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Feather River Bulletin
Quincy, California
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April 7, 2010     Feather River Bulletin
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April 7, 2010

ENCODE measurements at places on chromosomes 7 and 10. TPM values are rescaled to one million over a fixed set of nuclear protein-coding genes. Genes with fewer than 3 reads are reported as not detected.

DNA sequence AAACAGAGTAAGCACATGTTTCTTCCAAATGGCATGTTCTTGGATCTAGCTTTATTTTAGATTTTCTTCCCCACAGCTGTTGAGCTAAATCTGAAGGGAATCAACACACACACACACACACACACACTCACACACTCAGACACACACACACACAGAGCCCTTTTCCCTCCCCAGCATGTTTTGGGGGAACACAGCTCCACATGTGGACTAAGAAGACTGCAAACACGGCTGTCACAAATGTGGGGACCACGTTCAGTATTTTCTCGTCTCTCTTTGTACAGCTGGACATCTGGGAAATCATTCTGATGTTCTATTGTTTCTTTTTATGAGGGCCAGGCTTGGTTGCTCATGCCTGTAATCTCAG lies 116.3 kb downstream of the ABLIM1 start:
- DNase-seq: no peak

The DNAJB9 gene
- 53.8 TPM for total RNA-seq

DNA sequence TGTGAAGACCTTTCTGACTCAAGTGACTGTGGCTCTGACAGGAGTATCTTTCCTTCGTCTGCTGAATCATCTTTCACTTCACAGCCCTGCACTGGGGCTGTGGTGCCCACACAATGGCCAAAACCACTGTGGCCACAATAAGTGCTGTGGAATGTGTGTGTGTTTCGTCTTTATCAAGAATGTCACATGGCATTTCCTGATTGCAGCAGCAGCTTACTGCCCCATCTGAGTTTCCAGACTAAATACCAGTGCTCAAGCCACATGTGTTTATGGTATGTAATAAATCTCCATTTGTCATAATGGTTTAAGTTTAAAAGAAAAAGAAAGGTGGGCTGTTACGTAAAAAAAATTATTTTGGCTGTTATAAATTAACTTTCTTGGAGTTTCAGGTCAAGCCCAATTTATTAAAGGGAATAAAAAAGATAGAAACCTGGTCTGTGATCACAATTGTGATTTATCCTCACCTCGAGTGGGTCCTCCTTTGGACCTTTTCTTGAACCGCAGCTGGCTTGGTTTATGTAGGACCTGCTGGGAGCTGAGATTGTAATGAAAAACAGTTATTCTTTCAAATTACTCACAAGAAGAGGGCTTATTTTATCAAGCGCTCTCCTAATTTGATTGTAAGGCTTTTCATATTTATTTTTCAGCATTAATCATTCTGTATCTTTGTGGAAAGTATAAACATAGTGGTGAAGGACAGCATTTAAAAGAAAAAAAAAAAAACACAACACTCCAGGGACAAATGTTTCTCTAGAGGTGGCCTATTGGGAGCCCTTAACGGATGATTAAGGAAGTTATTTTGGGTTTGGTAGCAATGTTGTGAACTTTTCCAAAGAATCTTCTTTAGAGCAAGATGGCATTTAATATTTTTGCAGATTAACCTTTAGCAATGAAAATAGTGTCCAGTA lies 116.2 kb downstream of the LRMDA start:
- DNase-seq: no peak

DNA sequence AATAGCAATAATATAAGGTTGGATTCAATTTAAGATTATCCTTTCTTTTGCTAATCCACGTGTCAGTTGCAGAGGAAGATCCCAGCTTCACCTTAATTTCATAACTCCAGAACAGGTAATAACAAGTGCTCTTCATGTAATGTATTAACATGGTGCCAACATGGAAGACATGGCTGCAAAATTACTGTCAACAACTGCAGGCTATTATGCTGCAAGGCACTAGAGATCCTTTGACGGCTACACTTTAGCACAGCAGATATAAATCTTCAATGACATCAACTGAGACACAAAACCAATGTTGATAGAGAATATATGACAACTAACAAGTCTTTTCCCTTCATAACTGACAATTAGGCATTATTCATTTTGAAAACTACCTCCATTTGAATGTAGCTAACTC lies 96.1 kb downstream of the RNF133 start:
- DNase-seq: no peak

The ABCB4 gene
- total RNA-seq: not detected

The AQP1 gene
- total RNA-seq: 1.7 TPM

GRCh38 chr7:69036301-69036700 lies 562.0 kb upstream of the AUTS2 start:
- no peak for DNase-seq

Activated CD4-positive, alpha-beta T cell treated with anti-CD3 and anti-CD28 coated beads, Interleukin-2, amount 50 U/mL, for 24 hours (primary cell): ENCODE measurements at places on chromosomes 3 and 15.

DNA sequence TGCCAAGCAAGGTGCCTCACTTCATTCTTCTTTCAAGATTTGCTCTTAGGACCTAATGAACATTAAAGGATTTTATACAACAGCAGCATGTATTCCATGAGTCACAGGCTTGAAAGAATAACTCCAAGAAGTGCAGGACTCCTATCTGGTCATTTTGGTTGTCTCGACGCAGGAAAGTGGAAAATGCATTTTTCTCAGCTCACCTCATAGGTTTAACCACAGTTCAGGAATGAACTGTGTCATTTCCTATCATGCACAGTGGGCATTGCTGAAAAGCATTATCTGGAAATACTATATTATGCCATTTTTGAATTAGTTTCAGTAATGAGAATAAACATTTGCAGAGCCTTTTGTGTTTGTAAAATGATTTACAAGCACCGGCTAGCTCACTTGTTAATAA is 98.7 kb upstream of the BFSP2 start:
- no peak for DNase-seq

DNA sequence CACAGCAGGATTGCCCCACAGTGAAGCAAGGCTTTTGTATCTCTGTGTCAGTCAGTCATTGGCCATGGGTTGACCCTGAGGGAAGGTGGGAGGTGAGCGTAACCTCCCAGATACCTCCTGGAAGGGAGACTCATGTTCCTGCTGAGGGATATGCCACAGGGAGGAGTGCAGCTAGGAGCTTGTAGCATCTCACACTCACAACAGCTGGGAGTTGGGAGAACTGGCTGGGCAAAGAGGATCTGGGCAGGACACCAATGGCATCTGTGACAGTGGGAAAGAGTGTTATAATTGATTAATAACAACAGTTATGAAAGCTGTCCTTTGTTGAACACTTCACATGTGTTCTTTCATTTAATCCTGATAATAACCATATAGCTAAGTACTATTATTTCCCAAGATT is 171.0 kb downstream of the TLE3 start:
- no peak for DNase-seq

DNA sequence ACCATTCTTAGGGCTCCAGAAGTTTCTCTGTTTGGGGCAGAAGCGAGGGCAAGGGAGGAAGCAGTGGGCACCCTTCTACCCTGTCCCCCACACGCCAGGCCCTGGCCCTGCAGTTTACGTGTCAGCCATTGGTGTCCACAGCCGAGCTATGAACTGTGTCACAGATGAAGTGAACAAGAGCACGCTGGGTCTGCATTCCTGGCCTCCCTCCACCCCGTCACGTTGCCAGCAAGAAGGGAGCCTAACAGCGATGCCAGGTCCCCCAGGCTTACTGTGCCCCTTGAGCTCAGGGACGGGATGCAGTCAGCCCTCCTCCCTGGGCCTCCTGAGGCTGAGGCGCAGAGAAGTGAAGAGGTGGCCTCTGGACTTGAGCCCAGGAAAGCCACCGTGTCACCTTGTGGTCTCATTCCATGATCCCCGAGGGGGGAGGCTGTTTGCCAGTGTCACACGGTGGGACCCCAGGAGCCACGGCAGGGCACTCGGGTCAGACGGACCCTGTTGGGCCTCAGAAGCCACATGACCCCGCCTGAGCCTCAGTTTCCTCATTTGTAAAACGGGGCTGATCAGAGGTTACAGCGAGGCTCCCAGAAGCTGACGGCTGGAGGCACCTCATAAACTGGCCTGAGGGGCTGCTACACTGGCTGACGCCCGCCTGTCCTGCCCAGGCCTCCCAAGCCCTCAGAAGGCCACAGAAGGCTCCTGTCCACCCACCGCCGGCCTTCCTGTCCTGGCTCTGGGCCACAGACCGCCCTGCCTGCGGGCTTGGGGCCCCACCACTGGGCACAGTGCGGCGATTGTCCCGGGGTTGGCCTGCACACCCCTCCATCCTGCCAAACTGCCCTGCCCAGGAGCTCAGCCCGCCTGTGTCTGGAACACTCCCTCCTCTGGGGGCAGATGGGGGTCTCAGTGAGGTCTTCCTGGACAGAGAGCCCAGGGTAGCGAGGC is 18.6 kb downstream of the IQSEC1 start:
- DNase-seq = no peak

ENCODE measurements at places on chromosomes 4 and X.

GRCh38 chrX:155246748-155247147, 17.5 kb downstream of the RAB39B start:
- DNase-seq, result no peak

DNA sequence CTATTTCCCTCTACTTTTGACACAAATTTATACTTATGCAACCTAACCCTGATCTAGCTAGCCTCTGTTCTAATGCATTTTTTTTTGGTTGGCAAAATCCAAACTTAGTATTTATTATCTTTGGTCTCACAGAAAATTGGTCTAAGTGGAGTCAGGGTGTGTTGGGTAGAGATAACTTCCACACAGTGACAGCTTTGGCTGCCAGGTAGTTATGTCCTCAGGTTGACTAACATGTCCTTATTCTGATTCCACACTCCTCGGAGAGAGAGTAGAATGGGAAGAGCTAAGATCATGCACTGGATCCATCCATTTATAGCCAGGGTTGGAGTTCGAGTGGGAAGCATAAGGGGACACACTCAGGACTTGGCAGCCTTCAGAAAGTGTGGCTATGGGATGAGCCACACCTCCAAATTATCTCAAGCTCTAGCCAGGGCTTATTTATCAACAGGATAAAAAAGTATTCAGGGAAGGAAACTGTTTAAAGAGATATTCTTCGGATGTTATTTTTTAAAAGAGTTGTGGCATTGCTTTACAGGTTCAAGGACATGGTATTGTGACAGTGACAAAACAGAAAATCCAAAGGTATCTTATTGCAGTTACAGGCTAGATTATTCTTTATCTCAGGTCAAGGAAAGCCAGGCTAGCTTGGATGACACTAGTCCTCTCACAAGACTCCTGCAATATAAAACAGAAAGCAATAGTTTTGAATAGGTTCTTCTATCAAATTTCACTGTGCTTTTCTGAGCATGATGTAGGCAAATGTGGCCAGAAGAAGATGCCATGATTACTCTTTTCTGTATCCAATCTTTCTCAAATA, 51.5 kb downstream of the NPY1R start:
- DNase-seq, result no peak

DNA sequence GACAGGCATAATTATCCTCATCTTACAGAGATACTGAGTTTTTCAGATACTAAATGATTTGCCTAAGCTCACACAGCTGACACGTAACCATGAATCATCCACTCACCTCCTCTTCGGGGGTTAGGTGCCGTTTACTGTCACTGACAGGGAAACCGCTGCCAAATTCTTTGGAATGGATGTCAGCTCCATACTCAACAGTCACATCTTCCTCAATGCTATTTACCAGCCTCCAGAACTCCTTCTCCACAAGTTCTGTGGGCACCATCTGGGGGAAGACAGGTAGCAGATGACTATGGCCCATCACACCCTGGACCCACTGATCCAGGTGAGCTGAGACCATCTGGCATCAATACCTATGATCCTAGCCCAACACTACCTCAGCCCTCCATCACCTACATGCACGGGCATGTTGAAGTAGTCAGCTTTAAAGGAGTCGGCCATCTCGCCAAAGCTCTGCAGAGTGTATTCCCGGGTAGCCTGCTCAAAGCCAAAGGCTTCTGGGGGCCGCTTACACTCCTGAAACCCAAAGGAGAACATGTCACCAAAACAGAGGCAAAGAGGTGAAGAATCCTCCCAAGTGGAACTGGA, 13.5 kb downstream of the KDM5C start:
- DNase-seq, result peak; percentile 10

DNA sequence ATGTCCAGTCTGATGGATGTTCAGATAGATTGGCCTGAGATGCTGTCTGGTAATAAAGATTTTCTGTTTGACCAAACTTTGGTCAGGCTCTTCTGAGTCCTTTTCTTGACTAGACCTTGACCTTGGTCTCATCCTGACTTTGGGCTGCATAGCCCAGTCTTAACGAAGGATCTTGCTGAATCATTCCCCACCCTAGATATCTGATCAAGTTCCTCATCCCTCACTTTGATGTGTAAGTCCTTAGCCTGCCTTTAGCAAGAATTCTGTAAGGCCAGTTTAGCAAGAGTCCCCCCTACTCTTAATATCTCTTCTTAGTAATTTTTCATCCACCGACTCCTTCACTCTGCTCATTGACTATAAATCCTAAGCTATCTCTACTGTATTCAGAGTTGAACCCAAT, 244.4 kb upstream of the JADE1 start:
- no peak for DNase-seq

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FEATHER RIVER Wednesday, April 7, 2010 INC. SMALL TOWN PAPERS 50~6 CALIFORNIA AVE SW SEATTLE WA 98136- , and Surrounding Areas Since 1866 50 CENTS Linda Satchwell Staff Writer Isatchwell@plumasnews.com At their regular meeting April 1, Plumas District Hos- pital board members unani- mously adopted a resolution "calling a special election to submit to the voters of the district a proposed voter ini- tiative measure" which they are calling the "Measure A Bond Repayment Limita- tion." Since there were 908 valid signa.tures on the tax limita- tion initiative petition certi- fied by county clerk Kathy Williams, the hospital board was required to either adopt the initiative as is, which would cap the Measure A tax at $50 per $108,000 of as- sessed house value, or choose to go to election. Further, they had to choose between a mail ballot election, which would take place Aug. 31, or the general election Nov. 2. Board director Vaterie Flanigan opened the board's discussion by saying she was in favor of the Nov. 2 election date because the hospital wouldn't know whether it had been ap- proved for a low interest US- DA loan until September. PDH received a loan eligi- bility letter from the USDA and currently is in the midst of the required feasibility study. ff approved for the loan of $12 million, Chief Executive Officer Dick Hathaway said the hospital is probably looking at a lower interest rate than that of the current general obligation bonds. Flanigan felt that was vi- tal information to provide voters as they made their de- cision on the Measure A tax limitation. The rest of the board agreed. A second measure also passed unanimously, re- questing the Board of Super- visors consolidate the dis- trict's special election with the general election. This is a formality, but embedded in the language was also a request that Kathy Williams and the county clerk's office continue as the district's elections official. One of the five petitioners, Bob Zernich, wanted it placed on the record that the board had the option to adopt the tax cap right then and was choosing, instead, to take it to election. He also voiced his frustra- tion that he felt the board had thwarted the election process. "Our initiative doesn't de- pend on whether you get a loan or don't get a loan. This should have been on the June ballot at the very least," he said. Board president Dr. Mark Satterfield said he had trou- ble fathoming the accusa- tion since the board had just set an election date. Further, See PDH, page 14A rosty morn: Feeding on the fly :i!i~: Plumas resident Lucinda Wood captured this Anna's hummingbird at a feeder last Wednesday, following a break in the storm that left a blanket of late season snow in town. Wood said the hummingbird returned Presidents Day weekend, just in time for the Backyard Bird Count. Photo by Lucinda Wood II Delaine Fragnoli restoration and road projects, improve an access road to a nities. The work builds on for funding. The first would Currently, there are just Managing Editor the group endorsed two trailhead in the Lakes Basin previously funded projects, renovate the Snake Lake two designated horse camps dfragnoli@plurnasnews.com Feather River CoordinatedRecreation Area(S31,000) also One other fuel-reduction campground (off on Bucks on the Plumas National For- The Plumas County Re- Resource Management Groupreceived the group's ap-project, around the Feather Lake Road between Quincy est, one at Meadow View in source Advisory Committee proposals, one for prelimi- proval. River homesites and Fleis- and Meadow Valley) to pro- the far eastern corner of the recommended that the Forest nary work to continue Two Fire Safe Council pro- chmann Boy Scout camp on vide equestrian camping op- forest and one at Grass Valley Service fund 13 natural re- restoration of Red Clover Val- jects, one in Long Valley near the Almanor District of the portunities at a cost of Reservoir. Horse camping is source projects worth icy ($53,000) and another one Sloat and Cromberg ($63,815) Lassen National Forest, was $32,835. Work includes clear- prohibited in other camp- $463,008 at its March 26 meet- to provide water monitoring and one along the Crescent recommended for funding at ing old roadbeds to provide ground, but it is allowed on a ing. throughout the watershed Grade in Indian Valley $24,200. one-way pull-through traffic dispersed basis. In keeping with its man-($64,490). A Beckwourth ($41,485), will reduce haz- The RAC also recommend- for horse trailers, an ADA date to fund watershed Ranger District proposal to ardous fuels in those commu- ed three recreation projects campsite and horse corrals. See RAC, page 14A Delaine Fragnoli Managing Editor dfragnoli@plumasnews.com Mike Taborski Publisher mtaborski@plumasnews.com Plumas Bancorp, a bank holding company and the parent company of Plumas Bank, announced the separa- tion of employment of Dou- glas N. Biddle, effective March 26. Biddle was the company's president and chief executive officer. Andrew J. Ryback has been named the interim pres- ident and chief executive offi- cer of Plumas Bancorp and Plumas Bank. In an interview with this newspaper Friday, April 2, Ryback said his "immediate focus" would be "returning the company to profitability as quickly as possible." In light of the company's recent announcement of a $9.1 million net loss for 2009, Ryback said the company would reduce salary expens- es in 2010 through a combina- tion of attrition and packages for employees considering re- tirement. Personnel is the Ski team takes meet. See page 1C company's biggest expense III!llllllllil IllllllIII e a He said the company had "digested" its 2009 losses and was ready to move ahead in 2010. t38/t[J5 =J3i=7.q The bank's geographic area "has great opportuni- To subscribe to the Bulletin. ties," Ryback said. He sa id call 30-.83-0800 they have an eye on neigh- boring communities with struggling institutions that could fit the company's foot- print for future growth. Ryback added the company has a responsibility to its customers, employees and shareholders to continue to grow the bank so it will con- tinue to be strong and secure. But Plumas Bank remains committed to Plumas County he said. "Our headquarters are here in Quincy. We have about 80 employees in Quin- cy, and 170 total." "Growth doesn't mean loss of community. Our commu- nity-oriented philosophy has not changed," said B.J. North, executive vice presi- dent, and retail banking manager. "We continue to offer edu- cational forums, we partici- pate and donate in communi- ty events, our executive team is available for face-to-face interaction with community members, we have special- ists in agriculture, Small Business Administration and other areas that enhance our services to our communities. Plumas Bank has a touch cul- ture, we communicate and listen to our customers, we understand their needs." At this time, the company has no plans for service changes like those that have occurred in Westwood and Loyalton. With a strong deposit base to work from, the company wants to increase its loan business, according to Ry- back. "Although it might ap- pear we're not lending, we are." Plumas Bank does not do home mortgages, but it does offer home equity, construc- tion and commercial loans, The general economic cli- mate -- not the quality of the borrower -- has hurt the company's commercial and home equity loan business. The Reno and Lake Almanor markets have been especially hard on commercial and land development loans. But Ryback sees reason for optimism: The company, by law, must reassess certain properties every six months; and after months of watching values go down, some have begun to come back up. The company also took ad- vantage of the weak real es- tate market when it pur- chased a building in Redding that it had been leasing. Ryback will take his opti- mism to the shareholders an- nual meeting next month. "Our performance has not been acceptable," he said, and he aims to change that. Ryback joined Plumas Bank in 2001. In March 2005, he was appointed executive vice president and chief fi- nancial officer of Plumas Bancorp and Plumas Bank. Prior to joining the bank, Ry- back held the position of vice president/controller for Plac- er Sierra Bank in Auburn. Ryback received his Bache- I lor of Science degree in busi- eastern California. He is also ness administration from a member of the Quincy Vol- California State Universi- unteer Fire Department, the ty-Northridge and was a Plumas District Hospital member of the honorary ac- Oversight Committee and counting fraternity Beta A1- Toastmasters International. pha Psi. He is a graduate of Founded in 1980, by a small Pacific Coast Banking School group of community-minded and is also a certified public citizens with a vision, accountant. Plumas Bank now operates Ryback is very active in 13 branches located in his community; he serves on the counties of Plumas, the board for Sierra Cascade Lassen, Sierra, Placer, Family Opportunities, an or- Nevada, Modoc and Shasta. It ganization that oversees the also operates a commercial Head Start and State Pre- real estate lending office in School programs of north- Reno, Nev. Andrew J. Ryback has been named the interim president and chief executive officer of Plumas Bancorp And Plumas Bank. Photo by Mike Taborski t